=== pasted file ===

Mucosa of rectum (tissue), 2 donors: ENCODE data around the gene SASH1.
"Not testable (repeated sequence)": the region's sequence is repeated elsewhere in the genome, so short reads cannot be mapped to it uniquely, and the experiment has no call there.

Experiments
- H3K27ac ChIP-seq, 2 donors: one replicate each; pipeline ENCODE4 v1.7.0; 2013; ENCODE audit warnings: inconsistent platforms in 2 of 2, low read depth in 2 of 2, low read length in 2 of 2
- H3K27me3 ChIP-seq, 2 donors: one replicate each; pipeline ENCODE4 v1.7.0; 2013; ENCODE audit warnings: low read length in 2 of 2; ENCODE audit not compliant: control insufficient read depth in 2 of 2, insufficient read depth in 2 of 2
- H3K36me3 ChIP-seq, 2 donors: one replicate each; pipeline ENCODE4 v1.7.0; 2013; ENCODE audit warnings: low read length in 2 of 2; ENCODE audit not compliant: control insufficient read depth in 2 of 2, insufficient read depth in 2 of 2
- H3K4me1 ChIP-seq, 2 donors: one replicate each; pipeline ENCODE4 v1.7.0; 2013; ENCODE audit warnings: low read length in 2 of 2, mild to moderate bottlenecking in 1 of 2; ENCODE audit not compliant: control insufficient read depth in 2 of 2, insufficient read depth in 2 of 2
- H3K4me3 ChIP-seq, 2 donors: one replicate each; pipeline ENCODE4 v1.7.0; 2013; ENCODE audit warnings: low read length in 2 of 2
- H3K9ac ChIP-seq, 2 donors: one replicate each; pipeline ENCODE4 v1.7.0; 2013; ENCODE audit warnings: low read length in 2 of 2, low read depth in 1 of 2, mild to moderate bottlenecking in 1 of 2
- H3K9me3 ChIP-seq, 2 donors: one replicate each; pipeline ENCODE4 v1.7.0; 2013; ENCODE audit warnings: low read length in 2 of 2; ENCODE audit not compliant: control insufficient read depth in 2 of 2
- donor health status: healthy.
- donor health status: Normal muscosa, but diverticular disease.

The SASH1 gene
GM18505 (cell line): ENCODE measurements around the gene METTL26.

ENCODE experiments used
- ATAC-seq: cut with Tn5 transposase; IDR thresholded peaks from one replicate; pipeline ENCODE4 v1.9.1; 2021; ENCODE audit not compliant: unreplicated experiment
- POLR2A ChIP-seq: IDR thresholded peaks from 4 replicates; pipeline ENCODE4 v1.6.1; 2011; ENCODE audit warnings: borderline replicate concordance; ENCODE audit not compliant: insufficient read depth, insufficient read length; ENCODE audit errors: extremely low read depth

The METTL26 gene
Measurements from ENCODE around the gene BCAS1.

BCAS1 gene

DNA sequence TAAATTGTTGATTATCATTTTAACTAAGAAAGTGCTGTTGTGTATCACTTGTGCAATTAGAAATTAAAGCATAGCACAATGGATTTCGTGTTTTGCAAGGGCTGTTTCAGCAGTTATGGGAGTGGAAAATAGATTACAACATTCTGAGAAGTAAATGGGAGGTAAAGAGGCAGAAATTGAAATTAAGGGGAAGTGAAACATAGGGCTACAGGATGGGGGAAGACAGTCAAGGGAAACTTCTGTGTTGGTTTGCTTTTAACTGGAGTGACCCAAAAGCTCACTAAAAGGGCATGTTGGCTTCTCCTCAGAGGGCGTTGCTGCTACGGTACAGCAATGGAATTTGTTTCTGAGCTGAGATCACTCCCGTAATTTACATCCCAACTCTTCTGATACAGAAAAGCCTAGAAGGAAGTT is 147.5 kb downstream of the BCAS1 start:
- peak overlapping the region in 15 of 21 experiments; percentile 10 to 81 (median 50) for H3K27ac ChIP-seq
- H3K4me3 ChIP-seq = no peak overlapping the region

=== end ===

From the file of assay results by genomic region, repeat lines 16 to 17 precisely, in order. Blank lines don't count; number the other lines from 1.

- ATAC-seq: cut with Tn5 transposase; IDR thresholded peaks from one replicate; pipeline ENCODE4 v1.9.1; 2021; ENCODE audit not compliant: unreplicated experiment
- POLR2A ChIP-seq: IDR thresholded peaks from 4 replicates; pipeline ENCODE4 v1.6.1; 2011; ENCODE audit warnings: borderline replicate concordance; ENCODE audit not compliant: insufficient read depth, insufficient read length; ENCODE audit errors: extremely low read depth